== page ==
Investigators said Stalley tried to deceive Colorado Parks and Wildlife inspectors during a required inspection of the kill. Stalley presented deer meat and tried to pass it off as bear meat during the inspection.
He did have valid deer and bear licenses at the time of the violation.
“During my interview with Mr. Stalley at his South Dakota home, he stated that he did take bear meat from the backstraps and hindquarters and that he ate some and gave some away; however, our investigation proved otherwise,” Wildlife Officer Jack Taylor of Steamboat Springs said in a press release.
“In addition, Mr. Stalley took deer meat from the same location that the bear was harvested but chose to leave all of the bear meat behind, removing only the head and hide.”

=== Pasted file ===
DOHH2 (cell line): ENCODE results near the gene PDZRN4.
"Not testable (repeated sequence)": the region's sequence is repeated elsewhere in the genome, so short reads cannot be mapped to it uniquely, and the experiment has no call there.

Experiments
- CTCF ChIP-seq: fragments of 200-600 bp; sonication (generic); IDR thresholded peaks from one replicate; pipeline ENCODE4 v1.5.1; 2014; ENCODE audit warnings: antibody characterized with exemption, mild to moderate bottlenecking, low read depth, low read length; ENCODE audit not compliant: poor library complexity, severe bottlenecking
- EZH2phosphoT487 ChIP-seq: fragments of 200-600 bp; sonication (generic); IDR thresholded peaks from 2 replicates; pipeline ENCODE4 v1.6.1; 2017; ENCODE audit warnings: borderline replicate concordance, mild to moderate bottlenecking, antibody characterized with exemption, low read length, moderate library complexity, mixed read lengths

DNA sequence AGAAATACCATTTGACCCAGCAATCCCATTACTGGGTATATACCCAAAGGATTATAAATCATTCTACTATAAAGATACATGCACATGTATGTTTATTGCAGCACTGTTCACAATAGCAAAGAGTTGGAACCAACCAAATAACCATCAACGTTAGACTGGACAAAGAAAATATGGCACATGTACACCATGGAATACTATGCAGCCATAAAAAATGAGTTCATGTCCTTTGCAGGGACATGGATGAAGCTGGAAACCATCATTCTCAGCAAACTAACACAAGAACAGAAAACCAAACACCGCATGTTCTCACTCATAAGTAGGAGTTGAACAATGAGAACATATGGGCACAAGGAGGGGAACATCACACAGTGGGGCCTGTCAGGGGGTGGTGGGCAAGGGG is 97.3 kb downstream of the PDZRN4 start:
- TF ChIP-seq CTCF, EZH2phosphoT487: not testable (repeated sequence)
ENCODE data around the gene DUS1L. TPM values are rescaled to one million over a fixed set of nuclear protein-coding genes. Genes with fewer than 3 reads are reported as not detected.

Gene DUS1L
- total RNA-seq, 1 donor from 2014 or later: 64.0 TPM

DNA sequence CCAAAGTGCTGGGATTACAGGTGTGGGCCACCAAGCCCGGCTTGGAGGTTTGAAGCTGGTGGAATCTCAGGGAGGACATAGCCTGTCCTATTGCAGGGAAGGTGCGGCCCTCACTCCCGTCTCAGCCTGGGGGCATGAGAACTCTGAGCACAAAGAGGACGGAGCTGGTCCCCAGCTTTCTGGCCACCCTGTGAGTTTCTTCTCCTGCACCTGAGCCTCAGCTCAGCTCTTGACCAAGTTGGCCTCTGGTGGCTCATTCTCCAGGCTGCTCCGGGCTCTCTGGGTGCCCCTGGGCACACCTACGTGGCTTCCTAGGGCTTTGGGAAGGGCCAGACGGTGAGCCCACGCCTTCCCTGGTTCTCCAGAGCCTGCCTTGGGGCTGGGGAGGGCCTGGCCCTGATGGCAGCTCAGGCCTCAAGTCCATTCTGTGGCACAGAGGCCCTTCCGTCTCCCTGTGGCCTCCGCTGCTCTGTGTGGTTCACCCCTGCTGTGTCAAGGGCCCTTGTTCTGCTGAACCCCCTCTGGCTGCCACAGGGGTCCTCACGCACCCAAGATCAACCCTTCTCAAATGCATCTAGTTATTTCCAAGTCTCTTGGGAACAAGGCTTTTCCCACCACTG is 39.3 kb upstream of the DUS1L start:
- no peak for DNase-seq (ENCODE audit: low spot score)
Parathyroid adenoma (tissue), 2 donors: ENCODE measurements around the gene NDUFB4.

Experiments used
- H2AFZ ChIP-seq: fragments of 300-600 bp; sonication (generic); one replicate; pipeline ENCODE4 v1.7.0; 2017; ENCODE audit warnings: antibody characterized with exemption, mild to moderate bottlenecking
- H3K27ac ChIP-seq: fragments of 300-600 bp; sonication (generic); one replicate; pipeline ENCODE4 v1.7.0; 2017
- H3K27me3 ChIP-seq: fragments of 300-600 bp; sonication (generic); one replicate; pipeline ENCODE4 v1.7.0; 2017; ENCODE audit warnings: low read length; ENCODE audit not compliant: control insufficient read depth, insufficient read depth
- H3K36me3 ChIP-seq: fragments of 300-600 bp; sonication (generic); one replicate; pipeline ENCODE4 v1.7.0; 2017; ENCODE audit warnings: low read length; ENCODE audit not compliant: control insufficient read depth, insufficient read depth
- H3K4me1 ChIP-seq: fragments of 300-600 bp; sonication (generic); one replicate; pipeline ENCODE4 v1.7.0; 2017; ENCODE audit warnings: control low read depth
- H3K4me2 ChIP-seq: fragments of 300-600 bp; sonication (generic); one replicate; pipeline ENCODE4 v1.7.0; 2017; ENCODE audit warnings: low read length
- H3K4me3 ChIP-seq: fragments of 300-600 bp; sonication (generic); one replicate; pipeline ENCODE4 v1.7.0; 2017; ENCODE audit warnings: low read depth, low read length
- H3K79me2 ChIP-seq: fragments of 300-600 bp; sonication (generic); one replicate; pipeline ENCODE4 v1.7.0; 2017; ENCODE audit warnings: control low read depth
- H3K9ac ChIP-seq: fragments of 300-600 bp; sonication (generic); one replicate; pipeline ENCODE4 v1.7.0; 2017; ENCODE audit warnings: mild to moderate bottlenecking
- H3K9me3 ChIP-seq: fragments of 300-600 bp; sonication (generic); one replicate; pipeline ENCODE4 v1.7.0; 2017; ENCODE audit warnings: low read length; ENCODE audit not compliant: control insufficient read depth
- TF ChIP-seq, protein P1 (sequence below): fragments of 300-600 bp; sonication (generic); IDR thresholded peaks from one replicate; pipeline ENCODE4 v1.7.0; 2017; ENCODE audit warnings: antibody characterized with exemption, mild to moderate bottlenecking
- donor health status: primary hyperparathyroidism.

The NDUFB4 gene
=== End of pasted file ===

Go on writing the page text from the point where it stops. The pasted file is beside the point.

Taylor said he learned of the discarded bear carcass after getting a tip through Colorado’s wildlife tip line.
In July 2018, Stalley pleaded guilty in Routt County court to three misdemeanors. He paid a fine and was forced to forfeit his rifle.
In Colorado, hunters are required by law to prepare all harvested big game for human consumption. The removal of hides, antlers, heads, and abandoning the animal’s meat can bring felony charges against anyone suspected of the crime.
This article was first published by denver.cbslocal.com on 1 July 2019.
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